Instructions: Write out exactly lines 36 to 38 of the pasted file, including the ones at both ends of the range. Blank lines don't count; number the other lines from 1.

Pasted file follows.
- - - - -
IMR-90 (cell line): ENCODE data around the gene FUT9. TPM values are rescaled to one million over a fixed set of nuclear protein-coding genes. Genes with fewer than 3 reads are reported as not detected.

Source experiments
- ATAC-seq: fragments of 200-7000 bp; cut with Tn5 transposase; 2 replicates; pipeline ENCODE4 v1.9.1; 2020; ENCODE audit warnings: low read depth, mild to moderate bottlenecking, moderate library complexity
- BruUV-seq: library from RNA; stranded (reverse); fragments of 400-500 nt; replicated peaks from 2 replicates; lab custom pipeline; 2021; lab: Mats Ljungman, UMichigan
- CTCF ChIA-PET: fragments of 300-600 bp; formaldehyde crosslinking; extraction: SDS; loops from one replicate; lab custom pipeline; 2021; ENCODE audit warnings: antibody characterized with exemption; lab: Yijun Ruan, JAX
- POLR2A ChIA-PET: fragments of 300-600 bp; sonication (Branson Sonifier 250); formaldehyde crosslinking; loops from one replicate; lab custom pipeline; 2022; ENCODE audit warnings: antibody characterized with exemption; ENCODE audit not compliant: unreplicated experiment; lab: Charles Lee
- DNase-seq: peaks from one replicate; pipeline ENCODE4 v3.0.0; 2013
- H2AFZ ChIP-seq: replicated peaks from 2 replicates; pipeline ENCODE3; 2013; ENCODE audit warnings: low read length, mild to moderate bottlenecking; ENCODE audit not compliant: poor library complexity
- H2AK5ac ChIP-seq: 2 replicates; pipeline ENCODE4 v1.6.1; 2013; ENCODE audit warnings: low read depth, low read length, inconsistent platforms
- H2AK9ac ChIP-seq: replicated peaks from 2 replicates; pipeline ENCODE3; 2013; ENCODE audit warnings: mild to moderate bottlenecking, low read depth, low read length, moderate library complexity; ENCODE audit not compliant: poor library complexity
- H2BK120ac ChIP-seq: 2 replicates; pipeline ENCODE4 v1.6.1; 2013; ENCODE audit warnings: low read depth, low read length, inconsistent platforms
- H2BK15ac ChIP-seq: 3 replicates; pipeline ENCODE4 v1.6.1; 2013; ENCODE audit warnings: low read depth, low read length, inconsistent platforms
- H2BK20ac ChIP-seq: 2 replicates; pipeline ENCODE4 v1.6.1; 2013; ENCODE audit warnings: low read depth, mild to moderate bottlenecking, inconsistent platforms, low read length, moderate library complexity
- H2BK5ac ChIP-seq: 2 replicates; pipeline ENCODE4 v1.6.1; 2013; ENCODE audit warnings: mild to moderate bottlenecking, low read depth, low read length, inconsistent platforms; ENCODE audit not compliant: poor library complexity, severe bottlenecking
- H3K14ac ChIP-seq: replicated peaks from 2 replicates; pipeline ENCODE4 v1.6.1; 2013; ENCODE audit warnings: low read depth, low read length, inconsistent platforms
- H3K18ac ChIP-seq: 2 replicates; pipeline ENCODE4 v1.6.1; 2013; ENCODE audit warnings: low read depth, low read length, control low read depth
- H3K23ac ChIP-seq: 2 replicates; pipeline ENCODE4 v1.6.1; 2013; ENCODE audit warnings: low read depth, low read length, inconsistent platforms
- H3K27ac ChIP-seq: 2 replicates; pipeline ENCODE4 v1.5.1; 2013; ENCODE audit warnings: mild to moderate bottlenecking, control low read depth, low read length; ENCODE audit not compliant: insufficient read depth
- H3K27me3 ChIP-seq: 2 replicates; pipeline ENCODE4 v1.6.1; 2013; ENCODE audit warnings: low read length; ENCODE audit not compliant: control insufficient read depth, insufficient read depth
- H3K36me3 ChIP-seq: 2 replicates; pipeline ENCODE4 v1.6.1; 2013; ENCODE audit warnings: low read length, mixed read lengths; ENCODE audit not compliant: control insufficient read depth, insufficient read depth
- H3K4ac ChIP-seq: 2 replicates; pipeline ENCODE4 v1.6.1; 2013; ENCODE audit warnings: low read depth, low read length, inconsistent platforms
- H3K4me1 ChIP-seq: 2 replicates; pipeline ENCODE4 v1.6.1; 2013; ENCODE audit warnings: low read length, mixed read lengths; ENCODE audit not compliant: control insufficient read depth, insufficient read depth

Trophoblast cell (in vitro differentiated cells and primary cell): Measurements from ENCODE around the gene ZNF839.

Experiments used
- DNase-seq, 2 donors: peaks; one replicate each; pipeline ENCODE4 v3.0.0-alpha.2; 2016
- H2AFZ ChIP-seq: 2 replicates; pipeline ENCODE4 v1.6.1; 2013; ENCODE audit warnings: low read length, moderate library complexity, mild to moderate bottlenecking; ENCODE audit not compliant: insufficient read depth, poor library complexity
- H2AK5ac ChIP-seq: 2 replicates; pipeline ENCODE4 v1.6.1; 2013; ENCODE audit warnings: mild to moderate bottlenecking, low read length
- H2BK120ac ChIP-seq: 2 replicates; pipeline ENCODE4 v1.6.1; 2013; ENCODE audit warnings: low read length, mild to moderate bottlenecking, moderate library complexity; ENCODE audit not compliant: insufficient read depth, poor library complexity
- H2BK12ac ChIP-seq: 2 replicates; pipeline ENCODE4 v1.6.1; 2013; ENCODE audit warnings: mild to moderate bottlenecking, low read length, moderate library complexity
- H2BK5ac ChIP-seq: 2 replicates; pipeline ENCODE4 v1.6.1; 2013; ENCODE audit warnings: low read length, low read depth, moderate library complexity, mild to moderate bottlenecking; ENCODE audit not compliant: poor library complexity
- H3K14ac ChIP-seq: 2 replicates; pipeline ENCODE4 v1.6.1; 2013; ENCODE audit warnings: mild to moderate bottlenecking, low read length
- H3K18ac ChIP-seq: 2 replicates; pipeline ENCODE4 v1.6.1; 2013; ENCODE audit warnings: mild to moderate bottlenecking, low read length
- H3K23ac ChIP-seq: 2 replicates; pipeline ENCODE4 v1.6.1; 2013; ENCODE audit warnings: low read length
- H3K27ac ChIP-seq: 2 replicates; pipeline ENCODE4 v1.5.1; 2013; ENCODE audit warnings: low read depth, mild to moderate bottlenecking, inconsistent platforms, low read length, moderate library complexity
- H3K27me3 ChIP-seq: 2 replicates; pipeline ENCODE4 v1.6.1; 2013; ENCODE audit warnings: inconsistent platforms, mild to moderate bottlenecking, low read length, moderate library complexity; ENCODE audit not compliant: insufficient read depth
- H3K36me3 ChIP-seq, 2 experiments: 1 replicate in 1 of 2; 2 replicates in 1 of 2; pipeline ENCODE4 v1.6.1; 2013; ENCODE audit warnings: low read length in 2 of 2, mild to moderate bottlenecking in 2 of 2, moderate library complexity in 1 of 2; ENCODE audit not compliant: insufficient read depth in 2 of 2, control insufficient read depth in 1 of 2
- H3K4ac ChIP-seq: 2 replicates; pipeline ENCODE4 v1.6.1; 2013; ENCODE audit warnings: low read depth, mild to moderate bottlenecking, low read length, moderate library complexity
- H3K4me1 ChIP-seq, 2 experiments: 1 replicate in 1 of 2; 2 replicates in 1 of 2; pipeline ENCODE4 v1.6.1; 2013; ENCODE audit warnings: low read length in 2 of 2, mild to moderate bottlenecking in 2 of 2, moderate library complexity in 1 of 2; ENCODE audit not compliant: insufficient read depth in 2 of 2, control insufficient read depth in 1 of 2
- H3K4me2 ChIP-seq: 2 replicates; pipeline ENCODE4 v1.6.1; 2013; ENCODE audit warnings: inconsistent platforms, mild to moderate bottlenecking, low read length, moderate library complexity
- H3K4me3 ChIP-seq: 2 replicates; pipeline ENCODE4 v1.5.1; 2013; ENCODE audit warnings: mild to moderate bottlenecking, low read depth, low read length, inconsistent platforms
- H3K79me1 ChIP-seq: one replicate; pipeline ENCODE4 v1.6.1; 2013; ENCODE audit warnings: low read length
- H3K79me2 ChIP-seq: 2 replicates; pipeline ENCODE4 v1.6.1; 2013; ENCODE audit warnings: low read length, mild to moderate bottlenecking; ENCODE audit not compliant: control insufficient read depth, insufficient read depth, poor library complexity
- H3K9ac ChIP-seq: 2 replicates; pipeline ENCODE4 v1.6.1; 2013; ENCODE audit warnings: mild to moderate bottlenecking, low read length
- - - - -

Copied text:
- H3K36me3 ChIP-seq, 2 experiments: 1 replicate in 1 of 2; 2 replicates in 1 of 2; pipeline ENCODE4 v1.6.1; 2013; ENCODE audit warnings: low read length in 2 of 2, mild to moderate bottlenecking in 2 of 2, moderate library complexity in 1 of 2; ENCODE audit not compliant: insufficient read depth in 2 of 2, control insufficient read depth in 1 of 2
- H3K4ac ChIP-seq: 2 replicates; pipeline ENCODE4 v1.6.1; 2013; ENCODE audit warnings: low read depth, mild to moderate bottlenecking, low read length, moderate library complexity
- H3K4me1 ChIP-seq, 2 experiments: 1 replicate in 1 of 2; 2 replicates in 1 of 2; pipeline ENCODE4 v1.6.1; 2013; ENCODE audit warnings: low read length in 2 of 2, mild to moderate bottlenecking in 2 of 2, moderate library complexity in 1 of 2; ENCODE audit not compliant: insufficient read depth in 2 of 2, control insufficient read depth in 1 of 2